Although it’s our final stop on this 6-day getaway, there’s no remorse. We’ve visited Santa Barbara a hundred times over many years — we love it here.
First thing we appreciate is the climate, just like Corona del Mar — cool temps with a marine layer suits us perfectly.
We have few plans for the 2 days and nights we’ll visit this time. Barbara wants to eat at Arrigato Sushi; it’s her favorite. I pretend to be ambivalent, but it has fabulous sushi. We get there just minutes before there’s a line out the door.
Monday morning we’re up and out early. Downtown Santa Barbara is quiet so we ride right up State Street looking for breakfast. One favorite spot is closed for the week, so that’s when I remember Garrett’s Old Fashion restaurant — it’s up by the Mission, so we can combine some sightseeing, too.
It’s all downhill as we return to the beach. We’re having a good time riding on the quiet streets, but the oceanfront path will be even better. It leads us around the harbor and up to Shoreline Park where we’re greeted with views of the harbor below.
Edward France was a guest here at cdmCyclist just last month, so I had to drop in on him.
As I arrive Ed’s hosting 4 city staff; I overhear them discussing the next iteration of the Santa Barbara Bicycle Master Plan. I’m not surprised that Ed’s holding his own in this 4:1 discussion — he’s wiser than his years. He has his work cut out, like many advocates do, SB has a long way to go to becoming a great city for cycling. The tourist district has lots of bike rental shops and the beach boardwalk is busy even now in the off-season, but once you leave the beach it feels like a lot of other places. Traffic is light compared to Newport Beach, or so it feels, and we experience many simple courtesies as we explore the city.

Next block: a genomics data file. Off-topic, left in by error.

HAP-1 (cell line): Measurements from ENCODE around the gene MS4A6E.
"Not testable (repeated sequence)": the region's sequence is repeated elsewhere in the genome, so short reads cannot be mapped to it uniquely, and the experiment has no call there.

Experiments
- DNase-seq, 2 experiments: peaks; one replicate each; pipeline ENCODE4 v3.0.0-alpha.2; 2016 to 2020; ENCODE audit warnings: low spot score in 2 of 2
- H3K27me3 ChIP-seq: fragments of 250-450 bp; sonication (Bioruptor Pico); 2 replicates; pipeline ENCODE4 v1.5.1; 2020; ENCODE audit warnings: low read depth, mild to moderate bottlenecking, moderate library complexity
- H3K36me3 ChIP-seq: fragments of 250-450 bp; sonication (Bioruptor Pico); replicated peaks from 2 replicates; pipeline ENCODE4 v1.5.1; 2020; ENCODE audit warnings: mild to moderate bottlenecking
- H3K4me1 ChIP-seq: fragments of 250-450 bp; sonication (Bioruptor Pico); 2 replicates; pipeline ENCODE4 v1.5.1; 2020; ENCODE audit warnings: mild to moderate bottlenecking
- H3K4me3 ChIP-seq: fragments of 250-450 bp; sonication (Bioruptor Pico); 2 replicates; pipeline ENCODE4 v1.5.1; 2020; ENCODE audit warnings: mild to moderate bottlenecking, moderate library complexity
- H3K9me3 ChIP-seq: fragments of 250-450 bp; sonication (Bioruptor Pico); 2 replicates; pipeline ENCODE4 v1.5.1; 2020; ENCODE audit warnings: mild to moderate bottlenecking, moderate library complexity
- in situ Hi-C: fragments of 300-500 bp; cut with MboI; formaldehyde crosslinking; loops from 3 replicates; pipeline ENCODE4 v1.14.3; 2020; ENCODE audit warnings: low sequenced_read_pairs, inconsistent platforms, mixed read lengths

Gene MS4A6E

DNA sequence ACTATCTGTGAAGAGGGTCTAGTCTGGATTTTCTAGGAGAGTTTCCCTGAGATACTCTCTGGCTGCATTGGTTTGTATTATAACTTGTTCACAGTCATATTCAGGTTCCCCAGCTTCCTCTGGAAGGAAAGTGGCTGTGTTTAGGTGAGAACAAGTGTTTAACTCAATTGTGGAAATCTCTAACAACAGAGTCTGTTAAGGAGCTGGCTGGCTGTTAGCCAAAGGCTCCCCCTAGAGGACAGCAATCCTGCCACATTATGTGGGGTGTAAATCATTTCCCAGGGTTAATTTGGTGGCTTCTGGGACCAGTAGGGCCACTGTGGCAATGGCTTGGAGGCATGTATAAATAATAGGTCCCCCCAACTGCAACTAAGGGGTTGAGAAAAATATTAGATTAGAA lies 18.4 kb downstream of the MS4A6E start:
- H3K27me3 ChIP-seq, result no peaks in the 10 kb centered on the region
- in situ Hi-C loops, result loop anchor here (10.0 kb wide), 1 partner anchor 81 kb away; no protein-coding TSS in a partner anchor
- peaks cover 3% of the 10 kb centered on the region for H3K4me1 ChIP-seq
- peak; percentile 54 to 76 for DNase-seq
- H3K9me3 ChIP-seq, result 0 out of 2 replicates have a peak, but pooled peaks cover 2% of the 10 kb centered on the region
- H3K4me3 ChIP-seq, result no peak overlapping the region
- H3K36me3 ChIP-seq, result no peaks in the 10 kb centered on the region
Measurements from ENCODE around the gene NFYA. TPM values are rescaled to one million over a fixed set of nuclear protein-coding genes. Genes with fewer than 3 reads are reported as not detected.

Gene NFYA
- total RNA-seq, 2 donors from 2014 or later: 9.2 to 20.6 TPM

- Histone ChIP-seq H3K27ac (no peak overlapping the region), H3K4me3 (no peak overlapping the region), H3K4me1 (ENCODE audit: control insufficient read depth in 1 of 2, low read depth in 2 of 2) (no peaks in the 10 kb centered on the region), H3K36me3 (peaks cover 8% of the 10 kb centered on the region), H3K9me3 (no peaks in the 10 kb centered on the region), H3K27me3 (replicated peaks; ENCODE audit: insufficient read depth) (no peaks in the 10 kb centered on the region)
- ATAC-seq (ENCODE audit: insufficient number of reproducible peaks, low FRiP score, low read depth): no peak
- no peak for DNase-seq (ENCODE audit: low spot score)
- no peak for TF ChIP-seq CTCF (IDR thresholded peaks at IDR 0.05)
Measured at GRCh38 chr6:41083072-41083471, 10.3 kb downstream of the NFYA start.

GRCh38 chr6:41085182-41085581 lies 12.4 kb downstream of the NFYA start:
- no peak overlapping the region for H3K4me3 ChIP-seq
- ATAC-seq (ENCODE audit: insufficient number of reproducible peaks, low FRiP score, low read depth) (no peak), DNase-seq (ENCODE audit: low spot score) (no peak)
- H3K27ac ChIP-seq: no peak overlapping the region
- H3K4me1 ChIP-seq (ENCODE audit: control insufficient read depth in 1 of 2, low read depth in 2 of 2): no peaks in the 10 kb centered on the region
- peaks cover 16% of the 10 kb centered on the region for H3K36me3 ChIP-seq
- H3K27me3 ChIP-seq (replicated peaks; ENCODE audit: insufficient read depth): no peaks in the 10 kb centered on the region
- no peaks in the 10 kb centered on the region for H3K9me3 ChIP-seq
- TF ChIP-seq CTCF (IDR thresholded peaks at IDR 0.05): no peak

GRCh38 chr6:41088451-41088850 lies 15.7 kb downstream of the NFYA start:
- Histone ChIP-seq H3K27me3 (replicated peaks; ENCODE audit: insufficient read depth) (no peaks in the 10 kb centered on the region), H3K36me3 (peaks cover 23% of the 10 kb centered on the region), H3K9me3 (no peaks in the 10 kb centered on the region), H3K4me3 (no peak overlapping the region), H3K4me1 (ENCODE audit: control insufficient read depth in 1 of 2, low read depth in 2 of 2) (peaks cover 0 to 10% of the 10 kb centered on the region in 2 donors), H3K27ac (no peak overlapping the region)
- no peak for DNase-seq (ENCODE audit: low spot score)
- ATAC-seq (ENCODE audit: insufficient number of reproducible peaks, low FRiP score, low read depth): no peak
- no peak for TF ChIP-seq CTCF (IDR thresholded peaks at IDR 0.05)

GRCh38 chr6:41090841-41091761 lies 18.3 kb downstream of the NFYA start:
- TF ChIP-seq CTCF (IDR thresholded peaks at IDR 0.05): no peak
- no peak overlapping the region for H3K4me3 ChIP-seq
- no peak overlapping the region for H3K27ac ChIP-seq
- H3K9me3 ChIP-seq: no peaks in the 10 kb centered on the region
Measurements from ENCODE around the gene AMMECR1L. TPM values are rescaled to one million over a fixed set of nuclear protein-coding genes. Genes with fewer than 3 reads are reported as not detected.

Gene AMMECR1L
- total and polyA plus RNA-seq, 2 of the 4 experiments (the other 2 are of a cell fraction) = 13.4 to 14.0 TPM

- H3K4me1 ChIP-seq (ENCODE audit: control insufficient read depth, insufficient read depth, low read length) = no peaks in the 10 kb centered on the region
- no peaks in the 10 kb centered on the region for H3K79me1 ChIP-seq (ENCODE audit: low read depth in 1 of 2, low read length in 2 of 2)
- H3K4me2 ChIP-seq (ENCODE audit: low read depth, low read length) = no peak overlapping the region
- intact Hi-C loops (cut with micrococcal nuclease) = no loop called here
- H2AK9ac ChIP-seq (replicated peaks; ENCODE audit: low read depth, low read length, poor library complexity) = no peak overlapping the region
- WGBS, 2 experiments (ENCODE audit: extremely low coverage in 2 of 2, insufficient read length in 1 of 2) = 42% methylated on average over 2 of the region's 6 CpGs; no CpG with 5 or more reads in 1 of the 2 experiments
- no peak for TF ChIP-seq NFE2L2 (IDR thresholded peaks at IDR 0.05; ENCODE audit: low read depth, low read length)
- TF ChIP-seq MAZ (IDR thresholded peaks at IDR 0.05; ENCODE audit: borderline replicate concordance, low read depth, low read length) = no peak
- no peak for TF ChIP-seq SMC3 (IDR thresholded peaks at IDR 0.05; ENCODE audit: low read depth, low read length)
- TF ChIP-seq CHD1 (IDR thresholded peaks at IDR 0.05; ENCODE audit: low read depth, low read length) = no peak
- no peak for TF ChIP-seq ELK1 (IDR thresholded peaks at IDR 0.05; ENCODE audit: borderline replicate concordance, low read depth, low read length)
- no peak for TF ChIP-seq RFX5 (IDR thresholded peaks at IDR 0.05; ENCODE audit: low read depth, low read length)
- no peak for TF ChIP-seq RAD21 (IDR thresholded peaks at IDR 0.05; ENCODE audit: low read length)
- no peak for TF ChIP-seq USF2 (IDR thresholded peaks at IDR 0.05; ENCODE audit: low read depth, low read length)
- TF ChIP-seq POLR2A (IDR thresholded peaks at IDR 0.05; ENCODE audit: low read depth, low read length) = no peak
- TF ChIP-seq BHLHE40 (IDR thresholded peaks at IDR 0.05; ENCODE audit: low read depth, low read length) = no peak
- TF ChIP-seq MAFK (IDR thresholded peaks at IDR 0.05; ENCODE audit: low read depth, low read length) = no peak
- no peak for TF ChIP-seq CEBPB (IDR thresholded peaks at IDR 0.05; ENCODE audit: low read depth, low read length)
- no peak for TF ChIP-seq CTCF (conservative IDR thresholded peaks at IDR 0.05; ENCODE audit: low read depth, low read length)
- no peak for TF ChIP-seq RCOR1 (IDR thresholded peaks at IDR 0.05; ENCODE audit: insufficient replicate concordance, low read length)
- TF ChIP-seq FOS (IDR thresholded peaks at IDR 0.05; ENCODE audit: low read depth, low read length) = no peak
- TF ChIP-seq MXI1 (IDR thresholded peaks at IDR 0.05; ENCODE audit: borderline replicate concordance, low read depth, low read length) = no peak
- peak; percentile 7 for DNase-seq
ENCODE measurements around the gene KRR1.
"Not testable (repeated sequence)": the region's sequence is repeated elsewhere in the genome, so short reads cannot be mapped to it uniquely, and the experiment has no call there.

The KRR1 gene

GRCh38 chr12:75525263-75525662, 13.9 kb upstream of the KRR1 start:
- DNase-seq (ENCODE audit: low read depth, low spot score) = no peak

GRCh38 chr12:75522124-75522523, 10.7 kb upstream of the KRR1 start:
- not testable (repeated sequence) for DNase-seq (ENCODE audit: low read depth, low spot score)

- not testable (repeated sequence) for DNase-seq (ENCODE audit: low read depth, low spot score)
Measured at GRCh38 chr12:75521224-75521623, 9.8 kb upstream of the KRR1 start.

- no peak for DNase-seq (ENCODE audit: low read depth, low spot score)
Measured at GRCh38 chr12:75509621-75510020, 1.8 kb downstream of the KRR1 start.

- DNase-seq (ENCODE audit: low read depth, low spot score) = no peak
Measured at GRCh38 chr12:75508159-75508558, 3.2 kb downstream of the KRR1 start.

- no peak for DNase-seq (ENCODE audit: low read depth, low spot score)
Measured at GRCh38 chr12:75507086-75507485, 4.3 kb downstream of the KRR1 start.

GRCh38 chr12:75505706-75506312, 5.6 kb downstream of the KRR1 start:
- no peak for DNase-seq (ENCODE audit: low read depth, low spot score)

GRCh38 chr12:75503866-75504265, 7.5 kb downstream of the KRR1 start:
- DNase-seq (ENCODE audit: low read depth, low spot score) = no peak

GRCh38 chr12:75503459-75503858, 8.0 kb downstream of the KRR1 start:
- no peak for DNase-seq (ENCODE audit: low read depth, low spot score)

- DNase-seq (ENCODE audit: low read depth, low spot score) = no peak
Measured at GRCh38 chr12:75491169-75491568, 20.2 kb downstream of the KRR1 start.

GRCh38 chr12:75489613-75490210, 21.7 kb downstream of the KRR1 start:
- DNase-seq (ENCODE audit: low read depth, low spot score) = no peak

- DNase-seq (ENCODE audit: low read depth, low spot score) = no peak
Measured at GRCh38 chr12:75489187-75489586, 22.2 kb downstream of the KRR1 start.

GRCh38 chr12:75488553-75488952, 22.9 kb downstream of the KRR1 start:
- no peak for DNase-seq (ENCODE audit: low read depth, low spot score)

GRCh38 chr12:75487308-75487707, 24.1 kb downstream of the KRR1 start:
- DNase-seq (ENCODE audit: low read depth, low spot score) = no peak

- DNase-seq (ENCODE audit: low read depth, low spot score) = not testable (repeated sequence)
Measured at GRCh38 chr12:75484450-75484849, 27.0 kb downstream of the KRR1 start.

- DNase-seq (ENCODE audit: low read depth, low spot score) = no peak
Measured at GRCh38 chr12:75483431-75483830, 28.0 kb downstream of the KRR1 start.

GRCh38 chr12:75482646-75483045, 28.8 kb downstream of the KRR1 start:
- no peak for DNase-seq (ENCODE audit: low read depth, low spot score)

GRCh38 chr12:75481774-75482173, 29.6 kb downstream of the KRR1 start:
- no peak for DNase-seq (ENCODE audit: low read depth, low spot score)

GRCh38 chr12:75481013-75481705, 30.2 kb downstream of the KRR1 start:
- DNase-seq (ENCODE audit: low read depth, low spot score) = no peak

Santa Barbara has a nice grid to work with. Google maps shows many low-stress routes across the city, but for the most part you’re traveling alongside parked cars separated by a stripe of paint from hectic motorists.
Ed offers a tour of his 5,000 square foot facility. He’s got a lot of vintage bikes for sale, many steel frame beauties. Sales of the donated bikes helps to offset his overhead. I can’t think of anything like it back at home. It’s bigger than the SLO Bike Kitchen; feels quite similar.
I take advantage of Ed by asking his opinion on many of the issues we face in Newport Beach. He’s a good listener and always asks first if he may offer advice. On one simple aspect of the bike master plan he advises, be prepared to do much of your restriping right after implementation of the plan; the public will object less to whatever inconveniences occur because they’ll sense it’s all part of the plan — if you wait to do a lot of restriping you may encounter better organized opposition. Point taken. And he’s got more to offer, like dealing with the Coastal Commission, who he says is “great” and he tells me of new off-road bike paths being implemented south of the city where the CCC made sure it worked out well. I share with him my issues with Coast Hwy as it runs through first Huntington Beach then Newport Beach and Laguna Beach. Again he listens well and offers a suggestion on how to gain even more support for dramatic changes in bike safety along this popular route. I hope to be able to put his advice to work soon…
Table for two? No reservation? It usually takes a week to get a table. The maitre d’ keeps at it until he finds a lovely table for us. As he walks us to the table he mentions my cycling jacket — he rides every day since 1973, so we have a quick chat on bike safety. Being a little under-dressed worked out in this case.